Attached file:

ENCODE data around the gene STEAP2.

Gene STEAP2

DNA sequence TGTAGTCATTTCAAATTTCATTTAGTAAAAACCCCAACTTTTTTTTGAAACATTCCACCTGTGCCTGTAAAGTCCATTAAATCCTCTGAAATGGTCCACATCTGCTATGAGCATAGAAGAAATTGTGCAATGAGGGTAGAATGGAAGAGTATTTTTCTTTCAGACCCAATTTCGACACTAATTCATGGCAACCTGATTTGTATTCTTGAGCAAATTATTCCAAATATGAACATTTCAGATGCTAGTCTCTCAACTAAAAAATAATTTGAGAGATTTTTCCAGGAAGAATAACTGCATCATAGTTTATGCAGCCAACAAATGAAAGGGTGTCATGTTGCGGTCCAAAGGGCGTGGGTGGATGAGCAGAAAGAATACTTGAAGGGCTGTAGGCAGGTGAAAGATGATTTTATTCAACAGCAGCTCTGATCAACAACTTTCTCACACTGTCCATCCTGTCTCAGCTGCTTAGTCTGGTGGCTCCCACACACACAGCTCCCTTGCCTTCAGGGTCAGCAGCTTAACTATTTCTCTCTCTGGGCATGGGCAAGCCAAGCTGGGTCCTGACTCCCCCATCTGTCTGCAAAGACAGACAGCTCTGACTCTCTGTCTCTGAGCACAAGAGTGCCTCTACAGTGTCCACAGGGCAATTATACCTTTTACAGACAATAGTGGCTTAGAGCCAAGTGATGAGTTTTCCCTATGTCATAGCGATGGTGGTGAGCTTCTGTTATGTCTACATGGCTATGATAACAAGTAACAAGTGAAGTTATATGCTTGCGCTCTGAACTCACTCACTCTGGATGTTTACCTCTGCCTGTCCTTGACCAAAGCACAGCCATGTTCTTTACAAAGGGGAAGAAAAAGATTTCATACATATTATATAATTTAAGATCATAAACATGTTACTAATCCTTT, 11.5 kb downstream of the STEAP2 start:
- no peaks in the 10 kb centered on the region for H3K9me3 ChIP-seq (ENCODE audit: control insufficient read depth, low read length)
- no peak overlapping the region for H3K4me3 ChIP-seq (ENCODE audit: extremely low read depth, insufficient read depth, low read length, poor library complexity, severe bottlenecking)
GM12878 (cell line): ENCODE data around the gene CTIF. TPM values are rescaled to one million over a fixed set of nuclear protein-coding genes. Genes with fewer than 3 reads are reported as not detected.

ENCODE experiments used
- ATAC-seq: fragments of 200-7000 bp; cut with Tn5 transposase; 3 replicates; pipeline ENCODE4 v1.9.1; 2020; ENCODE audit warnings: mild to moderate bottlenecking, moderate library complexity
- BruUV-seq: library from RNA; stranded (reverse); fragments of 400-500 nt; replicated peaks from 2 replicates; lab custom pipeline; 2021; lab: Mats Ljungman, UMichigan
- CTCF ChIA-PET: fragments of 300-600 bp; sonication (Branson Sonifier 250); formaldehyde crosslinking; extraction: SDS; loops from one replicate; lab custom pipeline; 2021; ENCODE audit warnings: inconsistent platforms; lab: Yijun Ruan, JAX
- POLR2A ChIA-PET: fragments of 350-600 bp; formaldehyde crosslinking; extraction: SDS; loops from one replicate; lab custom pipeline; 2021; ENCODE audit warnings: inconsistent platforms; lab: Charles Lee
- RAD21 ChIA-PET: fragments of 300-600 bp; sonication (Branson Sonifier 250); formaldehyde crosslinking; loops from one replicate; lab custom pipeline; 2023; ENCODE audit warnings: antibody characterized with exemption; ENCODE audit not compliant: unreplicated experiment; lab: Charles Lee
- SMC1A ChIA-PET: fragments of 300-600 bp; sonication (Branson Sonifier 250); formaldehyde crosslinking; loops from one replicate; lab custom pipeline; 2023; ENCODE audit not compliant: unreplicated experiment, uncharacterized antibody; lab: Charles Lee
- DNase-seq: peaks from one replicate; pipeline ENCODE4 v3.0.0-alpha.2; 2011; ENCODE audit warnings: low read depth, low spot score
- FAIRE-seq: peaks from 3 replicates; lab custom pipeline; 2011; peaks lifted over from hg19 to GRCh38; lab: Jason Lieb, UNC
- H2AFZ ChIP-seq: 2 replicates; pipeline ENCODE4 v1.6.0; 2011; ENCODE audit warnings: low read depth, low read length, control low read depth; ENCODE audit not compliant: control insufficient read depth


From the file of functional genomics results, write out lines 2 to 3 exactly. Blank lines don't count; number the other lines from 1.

Gene STEAP2

DNA sequence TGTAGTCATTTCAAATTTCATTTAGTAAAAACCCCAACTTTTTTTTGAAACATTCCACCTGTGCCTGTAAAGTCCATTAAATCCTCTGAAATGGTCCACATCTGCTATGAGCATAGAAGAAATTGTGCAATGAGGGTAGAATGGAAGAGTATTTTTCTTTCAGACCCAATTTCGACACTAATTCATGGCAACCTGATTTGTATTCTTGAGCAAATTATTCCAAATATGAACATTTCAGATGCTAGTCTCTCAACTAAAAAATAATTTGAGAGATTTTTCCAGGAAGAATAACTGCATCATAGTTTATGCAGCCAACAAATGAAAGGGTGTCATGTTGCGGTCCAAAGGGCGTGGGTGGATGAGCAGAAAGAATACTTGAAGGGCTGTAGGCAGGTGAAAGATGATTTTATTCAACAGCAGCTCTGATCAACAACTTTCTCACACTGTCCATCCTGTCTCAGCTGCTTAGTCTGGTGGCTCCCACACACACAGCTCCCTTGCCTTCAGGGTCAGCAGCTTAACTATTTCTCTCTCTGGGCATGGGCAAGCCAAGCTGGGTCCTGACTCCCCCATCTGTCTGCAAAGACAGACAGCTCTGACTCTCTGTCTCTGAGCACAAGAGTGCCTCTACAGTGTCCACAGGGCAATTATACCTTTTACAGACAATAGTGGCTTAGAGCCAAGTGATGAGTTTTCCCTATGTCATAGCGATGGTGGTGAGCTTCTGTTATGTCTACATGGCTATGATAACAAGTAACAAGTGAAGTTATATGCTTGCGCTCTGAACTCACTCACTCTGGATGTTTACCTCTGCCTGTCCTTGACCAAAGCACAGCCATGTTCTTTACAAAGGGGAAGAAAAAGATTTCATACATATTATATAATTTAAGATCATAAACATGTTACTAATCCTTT, 11.5 kb downstream of the STEAP2 start: